The Internal Revenue Service (IRS) on May 11 said it will start limiting workers’ personal identification information on communications with taxpayers in June to reduce threats aimed at IRS employees.
The Treasury Department’s inspector general for tax administration said in a May 8 report (pdf) that it was “concerned that taxpayers and anti-government or anti-tax groups with malevolent intent may use the Internet or social media to track down and identify IRS employees, their families, their homes, and personal information to threaten, intimidate, or locate them for physical violence.”
The report noted that 34 percent or 11 of 32 IRS managers whose full name and office telephone number appeared on manual correspondence were contacted by taxpayers outside of normal business methods, such as through their personal telephone lines or social media. However, none reported being threatened because of these contacts.
The IRS said it will remove workers’ first names from communications, leaving their last names and respective Mr., Ms., or a gender-neutral title. Phone numbers will still be included in communications.
The decision comes as the agency has received increased attention after the climate, health care, and tax legislation signed into law by President Joe Biden last year included $80 billion in funding for tax collection efforts.
In August, IRS leadership announced that it would conduct a comprehensive review of the safety at its 600 facilities nationwide.
“For me, this is personal. I’ll continue to make every effort to dispel any lingering misperceptions about our work,” then-Commissioner Chuck Rettig said in a letter to workers.
Under the IRS Restructuring and Reform Act of 1998, contact information for IRS employees must be included in manually generated correspondence. That includes the worker’s name and phone number.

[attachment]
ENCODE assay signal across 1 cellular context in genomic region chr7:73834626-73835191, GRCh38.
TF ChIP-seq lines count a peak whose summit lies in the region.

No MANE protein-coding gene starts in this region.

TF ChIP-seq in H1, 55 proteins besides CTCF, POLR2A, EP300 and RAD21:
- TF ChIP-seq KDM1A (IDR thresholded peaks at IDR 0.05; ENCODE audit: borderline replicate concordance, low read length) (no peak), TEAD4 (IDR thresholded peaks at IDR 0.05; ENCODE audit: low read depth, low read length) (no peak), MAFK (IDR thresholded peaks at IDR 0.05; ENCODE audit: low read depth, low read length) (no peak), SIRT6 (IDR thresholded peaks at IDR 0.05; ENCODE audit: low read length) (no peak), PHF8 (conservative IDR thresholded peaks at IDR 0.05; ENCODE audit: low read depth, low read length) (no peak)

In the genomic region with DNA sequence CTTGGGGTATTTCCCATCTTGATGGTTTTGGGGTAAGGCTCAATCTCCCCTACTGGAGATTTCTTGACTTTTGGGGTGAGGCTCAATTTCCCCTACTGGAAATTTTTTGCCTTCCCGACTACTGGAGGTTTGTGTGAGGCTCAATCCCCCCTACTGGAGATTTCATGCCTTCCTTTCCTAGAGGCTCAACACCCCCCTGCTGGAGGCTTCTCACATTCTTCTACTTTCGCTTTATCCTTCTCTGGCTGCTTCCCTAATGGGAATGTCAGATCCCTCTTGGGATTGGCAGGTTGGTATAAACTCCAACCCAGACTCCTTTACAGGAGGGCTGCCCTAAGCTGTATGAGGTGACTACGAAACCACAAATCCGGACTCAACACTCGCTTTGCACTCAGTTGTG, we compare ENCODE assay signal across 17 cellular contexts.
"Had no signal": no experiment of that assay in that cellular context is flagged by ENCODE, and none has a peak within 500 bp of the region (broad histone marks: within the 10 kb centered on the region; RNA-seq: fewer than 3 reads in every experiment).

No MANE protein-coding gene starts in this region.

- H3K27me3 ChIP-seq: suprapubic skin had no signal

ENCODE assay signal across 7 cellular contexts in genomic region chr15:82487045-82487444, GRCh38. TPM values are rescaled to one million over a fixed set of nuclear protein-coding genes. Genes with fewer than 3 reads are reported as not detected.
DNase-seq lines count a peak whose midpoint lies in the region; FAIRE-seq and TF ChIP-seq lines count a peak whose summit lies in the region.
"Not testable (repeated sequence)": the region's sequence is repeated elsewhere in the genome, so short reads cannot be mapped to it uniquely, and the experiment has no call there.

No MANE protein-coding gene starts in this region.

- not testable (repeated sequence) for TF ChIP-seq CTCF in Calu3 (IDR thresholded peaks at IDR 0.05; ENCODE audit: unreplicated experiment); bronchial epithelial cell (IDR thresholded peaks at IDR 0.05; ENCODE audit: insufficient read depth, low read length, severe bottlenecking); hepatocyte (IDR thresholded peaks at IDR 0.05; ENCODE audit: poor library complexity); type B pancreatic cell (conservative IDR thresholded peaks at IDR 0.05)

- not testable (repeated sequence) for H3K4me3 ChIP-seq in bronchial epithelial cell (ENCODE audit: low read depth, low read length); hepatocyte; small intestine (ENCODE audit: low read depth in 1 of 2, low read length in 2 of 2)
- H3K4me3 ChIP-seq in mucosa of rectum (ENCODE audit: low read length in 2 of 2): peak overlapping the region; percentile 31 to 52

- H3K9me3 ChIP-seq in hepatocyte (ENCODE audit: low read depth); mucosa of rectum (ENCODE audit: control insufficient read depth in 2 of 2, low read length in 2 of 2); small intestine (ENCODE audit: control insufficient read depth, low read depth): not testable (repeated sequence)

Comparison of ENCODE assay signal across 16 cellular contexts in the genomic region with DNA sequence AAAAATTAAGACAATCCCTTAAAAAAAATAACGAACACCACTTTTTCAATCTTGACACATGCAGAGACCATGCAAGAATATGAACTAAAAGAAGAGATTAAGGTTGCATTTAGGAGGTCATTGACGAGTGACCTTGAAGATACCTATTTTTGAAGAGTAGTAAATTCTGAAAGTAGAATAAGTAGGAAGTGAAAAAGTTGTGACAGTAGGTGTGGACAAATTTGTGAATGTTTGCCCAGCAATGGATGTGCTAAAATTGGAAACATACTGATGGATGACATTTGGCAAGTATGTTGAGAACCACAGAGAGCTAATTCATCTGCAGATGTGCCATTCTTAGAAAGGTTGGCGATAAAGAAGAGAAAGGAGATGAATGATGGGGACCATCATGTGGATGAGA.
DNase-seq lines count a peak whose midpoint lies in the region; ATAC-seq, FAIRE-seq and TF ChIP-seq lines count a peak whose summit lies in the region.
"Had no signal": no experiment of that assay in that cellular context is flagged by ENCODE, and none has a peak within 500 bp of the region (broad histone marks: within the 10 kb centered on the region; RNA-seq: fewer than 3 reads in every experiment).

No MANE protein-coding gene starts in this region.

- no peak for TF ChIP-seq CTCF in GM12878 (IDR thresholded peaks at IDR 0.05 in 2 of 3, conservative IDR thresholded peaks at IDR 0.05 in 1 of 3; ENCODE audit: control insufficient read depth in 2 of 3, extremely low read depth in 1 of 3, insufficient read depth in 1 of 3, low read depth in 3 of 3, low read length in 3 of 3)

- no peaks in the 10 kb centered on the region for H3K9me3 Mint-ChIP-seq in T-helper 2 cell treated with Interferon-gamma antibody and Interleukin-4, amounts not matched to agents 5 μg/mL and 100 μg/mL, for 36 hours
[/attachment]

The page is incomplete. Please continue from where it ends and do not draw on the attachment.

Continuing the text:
Kenneth Corbin, commissioner of the IRS’ wage and investment division, said in a letter to the inspector general’s office that “we will take steps to limit the amount of personally identifiable information of our employees provided on manually generate correspondence while remaining compliant” with the law.
Separately, new IRS Commissioner Danny Werfel confirmed during an April 27 hearing of the House Ways and Means Committee that the IRS Criminal Investigations (IRS-CI) unit plans to hire additional staff authorized to carry guns.
Werfel was responding to Rep. Adrian Smith’s (R-Neb.) question about whether an estimated 360 new armed agents would be hired per year over the next five years for a net gain of 1,200 after attrition due to resignation and retirement.
The IRS replied that Smith’s estimate sounds “about right,” though he added that they would not be used to increase the number of tax audits.
IRS-CI unit represents 3 percent of the agency’s workforce and employed roughly 2,077 special agents as of the 2022 budget year, according to the IRS’ annual report.
“Our CI division or Criminal Investigation Division, they do not conduct audits,” Werfel said. “What they do is, they are investigating acute issues of fraud and tax evasion. And typically, they’re armed when they’re putting themselves in danger.”
The IRS-CI examines potential criminal activity related to tax crimes and makes recommendations for prosecution to the tax division of the Justice Department.
Republicans have warned that the IRS’s $80 billion cash infusion would be used to hire an “army of 87,000” tax enforcers.
The 87,000 figure comes from a 2021 Treasury Department report that estimated that the IRS could hire 86,852 full-time employees over a decade if it received an $80 billion funding boost.
The Associated Press and Tom Ozimek contributed to this report.